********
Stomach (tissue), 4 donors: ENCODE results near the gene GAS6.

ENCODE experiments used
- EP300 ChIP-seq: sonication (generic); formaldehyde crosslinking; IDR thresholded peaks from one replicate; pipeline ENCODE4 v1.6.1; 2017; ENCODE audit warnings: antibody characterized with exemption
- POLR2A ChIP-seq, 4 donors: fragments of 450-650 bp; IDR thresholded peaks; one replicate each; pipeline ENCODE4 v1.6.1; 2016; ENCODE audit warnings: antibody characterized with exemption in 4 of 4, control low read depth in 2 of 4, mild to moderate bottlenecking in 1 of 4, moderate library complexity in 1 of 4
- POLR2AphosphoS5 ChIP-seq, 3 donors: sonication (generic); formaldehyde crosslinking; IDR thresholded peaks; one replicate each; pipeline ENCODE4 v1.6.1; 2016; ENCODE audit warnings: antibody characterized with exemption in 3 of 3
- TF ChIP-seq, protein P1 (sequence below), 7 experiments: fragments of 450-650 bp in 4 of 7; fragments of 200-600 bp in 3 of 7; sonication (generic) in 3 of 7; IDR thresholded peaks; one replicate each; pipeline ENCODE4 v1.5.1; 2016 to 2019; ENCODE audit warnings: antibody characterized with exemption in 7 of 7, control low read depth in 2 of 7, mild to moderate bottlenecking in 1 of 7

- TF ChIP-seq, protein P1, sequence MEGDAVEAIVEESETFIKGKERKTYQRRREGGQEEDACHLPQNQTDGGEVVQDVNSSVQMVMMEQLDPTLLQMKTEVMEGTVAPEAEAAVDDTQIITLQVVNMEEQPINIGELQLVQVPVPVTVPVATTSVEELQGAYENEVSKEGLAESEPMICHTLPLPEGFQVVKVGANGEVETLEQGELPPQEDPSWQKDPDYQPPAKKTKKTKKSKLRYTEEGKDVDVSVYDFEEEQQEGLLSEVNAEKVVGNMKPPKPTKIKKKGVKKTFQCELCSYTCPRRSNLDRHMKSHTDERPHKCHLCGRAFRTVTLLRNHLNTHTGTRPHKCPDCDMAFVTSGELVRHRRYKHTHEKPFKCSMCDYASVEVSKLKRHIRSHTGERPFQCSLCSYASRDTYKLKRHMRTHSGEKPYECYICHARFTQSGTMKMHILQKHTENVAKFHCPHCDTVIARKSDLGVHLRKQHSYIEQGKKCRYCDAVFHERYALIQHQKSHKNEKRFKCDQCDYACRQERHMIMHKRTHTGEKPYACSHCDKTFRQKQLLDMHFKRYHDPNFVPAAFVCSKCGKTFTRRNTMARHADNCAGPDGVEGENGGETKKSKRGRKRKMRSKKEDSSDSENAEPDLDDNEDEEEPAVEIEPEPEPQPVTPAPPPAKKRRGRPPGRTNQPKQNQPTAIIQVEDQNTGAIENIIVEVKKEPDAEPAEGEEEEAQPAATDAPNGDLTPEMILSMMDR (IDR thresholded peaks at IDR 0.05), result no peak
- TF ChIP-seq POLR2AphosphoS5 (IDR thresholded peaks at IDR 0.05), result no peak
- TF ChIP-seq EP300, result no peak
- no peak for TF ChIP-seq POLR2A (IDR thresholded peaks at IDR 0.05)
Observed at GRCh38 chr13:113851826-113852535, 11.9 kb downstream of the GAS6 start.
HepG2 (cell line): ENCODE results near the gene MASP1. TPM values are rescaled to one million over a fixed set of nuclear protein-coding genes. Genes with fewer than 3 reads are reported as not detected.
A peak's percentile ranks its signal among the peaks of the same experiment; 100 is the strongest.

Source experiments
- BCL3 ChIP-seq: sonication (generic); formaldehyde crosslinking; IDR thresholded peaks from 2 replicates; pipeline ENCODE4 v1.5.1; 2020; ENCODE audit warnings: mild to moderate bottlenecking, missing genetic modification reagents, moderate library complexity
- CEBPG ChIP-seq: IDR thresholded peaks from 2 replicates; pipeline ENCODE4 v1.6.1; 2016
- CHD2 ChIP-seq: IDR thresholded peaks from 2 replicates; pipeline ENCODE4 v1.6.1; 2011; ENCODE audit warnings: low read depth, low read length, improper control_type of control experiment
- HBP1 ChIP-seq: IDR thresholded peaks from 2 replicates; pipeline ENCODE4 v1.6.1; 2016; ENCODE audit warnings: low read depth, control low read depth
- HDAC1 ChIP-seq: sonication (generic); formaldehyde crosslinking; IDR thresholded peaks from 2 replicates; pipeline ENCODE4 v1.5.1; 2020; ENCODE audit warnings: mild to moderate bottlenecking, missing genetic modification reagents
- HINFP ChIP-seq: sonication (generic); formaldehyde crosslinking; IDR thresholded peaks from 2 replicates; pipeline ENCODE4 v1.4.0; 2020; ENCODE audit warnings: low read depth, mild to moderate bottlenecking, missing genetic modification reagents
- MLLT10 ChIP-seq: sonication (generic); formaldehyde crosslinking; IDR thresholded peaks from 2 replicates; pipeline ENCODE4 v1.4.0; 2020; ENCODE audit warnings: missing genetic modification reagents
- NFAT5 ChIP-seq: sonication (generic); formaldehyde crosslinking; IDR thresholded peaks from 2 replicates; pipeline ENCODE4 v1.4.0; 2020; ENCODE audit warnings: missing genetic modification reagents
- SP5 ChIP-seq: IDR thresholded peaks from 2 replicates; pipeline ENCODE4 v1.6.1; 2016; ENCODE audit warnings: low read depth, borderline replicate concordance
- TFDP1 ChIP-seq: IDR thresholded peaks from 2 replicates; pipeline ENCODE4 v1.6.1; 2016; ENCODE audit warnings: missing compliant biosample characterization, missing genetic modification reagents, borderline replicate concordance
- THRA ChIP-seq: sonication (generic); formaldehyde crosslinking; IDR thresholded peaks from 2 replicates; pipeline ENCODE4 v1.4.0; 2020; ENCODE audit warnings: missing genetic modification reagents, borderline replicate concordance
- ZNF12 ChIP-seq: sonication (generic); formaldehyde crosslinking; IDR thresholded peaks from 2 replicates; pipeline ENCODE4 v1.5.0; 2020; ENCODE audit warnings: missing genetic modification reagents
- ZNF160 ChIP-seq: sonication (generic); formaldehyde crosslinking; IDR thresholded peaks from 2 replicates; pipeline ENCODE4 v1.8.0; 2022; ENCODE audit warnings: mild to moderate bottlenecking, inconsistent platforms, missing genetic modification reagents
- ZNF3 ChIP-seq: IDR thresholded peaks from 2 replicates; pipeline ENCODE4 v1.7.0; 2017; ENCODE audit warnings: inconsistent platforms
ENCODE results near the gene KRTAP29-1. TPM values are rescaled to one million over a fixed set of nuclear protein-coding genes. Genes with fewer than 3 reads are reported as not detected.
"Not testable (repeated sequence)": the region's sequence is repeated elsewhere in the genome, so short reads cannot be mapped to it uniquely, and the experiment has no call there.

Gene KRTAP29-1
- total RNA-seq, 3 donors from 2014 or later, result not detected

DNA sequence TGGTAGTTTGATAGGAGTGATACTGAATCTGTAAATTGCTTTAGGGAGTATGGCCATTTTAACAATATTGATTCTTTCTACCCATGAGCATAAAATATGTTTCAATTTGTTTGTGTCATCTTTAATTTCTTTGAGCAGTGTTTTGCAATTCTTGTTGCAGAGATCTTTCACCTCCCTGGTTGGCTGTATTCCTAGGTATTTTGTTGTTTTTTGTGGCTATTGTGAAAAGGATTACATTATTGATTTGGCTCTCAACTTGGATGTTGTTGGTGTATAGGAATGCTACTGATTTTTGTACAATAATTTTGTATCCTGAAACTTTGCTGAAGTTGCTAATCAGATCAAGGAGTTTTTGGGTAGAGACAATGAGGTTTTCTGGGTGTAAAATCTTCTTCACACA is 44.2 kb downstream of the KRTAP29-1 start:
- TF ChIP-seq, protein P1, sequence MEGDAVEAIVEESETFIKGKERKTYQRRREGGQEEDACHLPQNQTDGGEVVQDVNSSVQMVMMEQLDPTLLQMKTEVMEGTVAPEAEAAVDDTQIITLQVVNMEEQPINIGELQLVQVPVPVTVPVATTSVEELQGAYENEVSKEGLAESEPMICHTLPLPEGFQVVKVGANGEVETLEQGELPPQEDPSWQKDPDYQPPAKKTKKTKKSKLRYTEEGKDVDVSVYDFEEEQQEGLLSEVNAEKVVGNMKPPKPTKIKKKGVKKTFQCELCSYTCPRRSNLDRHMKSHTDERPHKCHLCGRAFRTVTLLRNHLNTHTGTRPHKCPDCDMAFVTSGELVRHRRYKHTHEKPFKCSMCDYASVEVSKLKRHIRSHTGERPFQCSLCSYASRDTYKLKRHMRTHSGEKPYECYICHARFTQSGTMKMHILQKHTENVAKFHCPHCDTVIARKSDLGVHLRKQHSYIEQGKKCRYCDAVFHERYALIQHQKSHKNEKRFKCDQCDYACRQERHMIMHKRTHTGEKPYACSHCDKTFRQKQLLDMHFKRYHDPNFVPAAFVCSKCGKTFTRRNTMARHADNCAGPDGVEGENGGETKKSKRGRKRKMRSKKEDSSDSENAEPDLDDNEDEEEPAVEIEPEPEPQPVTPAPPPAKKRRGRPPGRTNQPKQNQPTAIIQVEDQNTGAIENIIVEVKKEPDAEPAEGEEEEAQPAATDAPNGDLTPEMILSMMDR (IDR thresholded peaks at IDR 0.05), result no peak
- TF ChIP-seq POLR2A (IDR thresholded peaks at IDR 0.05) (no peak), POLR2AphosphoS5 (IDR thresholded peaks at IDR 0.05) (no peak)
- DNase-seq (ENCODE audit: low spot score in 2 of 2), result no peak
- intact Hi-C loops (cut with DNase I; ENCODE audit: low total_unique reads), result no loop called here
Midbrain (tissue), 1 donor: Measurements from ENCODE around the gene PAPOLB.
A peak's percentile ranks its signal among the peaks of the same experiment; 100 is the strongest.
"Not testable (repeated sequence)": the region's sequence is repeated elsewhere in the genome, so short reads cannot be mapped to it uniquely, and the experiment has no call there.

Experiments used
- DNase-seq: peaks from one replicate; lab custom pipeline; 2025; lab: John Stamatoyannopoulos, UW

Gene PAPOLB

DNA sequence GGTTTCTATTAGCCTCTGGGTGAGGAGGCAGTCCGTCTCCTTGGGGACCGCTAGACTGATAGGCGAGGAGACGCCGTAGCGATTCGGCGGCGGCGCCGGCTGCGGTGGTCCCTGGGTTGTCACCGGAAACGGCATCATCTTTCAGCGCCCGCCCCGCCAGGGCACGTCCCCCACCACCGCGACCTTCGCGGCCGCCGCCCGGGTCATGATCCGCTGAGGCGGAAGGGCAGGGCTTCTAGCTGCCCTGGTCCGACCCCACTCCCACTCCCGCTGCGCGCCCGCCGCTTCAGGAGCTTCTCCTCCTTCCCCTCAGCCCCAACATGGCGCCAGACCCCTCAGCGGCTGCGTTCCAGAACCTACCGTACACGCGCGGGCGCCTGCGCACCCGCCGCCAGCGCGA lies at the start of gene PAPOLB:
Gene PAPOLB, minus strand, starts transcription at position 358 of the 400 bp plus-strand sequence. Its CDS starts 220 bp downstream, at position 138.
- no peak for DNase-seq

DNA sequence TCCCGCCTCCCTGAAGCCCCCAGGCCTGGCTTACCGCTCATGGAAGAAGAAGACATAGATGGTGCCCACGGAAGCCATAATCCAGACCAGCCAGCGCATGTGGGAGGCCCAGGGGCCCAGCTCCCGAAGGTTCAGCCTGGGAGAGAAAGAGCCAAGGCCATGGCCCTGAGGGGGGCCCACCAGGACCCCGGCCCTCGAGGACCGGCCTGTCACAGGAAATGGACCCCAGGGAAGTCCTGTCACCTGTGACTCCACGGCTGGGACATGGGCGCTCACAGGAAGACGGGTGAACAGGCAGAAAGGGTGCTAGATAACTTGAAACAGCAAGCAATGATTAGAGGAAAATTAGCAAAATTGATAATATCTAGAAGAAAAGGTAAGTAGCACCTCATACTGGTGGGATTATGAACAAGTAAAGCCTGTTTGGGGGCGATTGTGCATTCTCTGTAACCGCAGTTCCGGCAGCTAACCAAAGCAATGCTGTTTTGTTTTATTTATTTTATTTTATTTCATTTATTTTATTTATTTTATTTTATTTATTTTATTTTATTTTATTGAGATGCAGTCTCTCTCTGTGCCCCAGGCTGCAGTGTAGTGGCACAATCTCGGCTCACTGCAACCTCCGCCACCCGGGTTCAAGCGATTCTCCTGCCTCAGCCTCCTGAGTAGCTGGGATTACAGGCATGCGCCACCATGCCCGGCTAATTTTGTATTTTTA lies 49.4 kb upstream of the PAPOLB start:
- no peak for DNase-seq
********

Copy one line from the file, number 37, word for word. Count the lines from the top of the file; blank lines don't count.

- intact Hi-C loops (cut with DNase I; ENCODE audit: low total_unique reads), result no loop called here